Sheriff's cars

Several of the Cullman County Sheriff's Office's vehicles were damaged by hail during the March 19, 2018 storm. 

Direct hits to county property, first from a tornado in 2011 and again from a freakish hail storm in 2018, have contributed to a significant spike in the county’s property insurance rates, compelling the Cullman County Commission to take out a second insurance policy tailored specifically to help defray the new, higher deductible.

At its regular meeting Tuesday, the county commission voted unanimously to renew its standing property policy with Travelers Insurance, committing $511,497 to cover the policy’s annual premium — a 10 percent increase over the previous year’s premium.

That slight bump helps manage costs at the expense of an enormous leap in deductible charges, should the county need to invoke the policy for a major event in the coming year. Where last year’s deductible cost only $5,000, next year’s deductible jumps to $500,000 — a 100 percent increase.

In order to make such a cost acceptable and effectively preserve the value of having property insurance for all but the most catastrophic of losses in the first place, the commission approved the purchase of an additional policy through Lloyds of London for wind and hail damage. That policy, which comes with an annual premium of $58,459, reduces the Travelers deductible from $500,000 to $25,000 in the event of covered weather damages.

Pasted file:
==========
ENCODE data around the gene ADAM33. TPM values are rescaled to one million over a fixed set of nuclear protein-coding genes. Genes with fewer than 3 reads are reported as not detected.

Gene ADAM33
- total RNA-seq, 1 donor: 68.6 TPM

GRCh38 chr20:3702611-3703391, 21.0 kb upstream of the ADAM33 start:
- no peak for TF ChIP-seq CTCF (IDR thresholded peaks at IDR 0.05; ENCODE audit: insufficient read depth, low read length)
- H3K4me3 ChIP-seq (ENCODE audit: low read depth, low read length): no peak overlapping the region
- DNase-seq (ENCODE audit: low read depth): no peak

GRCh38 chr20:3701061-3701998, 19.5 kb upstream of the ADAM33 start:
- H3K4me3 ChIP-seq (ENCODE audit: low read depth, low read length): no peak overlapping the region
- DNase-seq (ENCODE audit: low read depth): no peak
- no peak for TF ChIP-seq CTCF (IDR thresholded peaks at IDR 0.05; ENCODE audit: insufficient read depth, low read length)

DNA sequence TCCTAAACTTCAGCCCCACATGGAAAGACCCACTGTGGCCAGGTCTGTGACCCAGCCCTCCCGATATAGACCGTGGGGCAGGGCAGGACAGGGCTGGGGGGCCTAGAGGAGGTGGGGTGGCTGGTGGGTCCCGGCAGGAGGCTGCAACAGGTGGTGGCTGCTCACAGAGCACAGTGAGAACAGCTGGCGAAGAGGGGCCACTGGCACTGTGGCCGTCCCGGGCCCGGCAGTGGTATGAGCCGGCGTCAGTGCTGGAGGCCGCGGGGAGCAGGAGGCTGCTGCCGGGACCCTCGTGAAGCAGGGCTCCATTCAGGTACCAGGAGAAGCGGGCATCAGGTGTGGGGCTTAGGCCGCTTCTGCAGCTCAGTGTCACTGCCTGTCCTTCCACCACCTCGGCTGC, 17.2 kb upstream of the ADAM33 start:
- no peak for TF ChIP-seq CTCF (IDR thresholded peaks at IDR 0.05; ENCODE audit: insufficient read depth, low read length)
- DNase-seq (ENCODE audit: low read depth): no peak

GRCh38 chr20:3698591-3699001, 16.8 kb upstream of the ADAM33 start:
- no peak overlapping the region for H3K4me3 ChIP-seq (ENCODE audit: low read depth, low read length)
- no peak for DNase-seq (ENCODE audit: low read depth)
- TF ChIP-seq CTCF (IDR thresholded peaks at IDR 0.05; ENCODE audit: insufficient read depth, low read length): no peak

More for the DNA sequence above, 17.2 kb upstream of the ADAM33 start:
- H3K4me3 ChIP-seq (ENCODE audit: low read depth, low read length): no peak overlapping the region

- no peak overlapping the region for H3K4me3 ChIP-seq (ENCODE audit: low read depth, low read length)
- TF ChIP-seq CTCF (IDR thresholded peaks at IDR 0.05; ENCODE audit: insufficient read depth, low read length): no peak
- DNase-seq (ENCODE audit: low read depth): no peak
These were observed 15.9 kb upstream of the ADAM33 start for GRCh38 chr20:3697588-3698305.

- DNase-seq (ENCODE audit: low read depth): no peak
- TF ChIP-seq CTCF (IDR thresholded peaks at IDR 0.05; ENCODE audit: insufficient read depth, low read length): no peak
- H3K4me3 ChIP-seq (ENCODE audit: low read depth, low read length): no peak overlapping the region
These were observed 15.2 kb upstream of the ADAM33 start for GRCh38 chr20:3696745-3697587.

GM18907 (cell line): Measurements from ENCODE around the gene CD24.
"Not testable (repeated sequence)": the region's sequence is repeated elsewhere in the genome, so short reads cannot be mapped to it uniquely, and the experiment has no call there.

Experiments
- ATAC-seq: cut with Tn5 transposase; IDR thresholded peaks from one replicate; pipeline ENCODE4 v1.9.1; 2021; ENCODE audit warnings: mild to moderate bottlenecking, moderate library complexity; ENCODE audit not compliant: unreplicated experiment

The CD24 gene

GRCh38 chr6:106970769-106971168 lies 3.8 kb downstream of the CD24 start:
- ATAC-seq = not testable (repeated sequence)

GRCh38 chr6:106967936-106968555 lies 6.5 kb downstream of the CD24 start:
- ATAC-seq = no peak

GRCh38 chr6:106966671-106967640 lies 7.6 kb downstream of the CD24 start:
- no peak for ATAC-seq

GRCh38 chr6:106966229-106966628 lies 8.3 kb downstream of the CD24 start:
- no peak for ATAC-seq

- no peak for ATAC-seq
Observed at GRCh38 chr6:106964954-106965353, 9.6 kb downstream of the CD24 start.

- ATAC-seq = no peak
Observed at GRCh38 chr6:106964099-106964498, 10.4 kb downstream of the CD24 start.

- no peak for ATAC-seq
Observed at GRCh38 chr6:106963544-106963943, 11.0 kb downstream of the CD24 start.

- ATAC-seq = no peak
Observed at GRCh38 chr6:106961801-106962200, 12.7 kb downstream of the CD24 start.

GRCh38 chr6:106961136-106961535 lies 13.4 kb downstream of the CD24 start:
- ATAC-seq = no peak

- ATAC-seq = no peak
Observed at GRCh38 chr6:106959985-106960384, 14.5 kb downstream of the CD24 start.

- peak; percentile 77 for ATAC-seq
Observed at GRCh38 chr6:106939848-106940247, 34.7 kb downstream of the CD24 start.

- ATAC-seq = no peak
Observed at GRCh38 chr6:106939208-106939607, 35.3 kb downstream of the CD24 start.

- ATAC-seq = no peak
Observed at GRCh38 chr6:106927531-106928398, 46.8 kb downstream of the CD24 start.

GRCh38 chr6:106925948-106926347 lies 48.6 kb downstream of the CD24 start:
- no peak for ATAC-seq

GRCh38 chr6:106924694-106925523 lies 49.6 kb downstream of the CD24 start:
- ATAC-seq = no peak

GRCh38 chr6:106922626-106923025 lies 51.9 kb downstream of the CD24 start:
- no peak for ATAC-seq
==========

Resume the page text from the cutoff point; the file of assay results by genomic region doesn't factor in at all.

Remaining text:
County Administrator Gary Teichmiller said Tuesday the coming year’s rates are pegged to elevated weather-related risks associated with both the 2011 tornado and last year’s March hail storm. The tornado damaged or destroyed an estimated $4 million of county property; the 2018 hail storm has so far racked up more than $8 million in insurance-covered costs as the county continues to restore damage to both vehicles and buildings.

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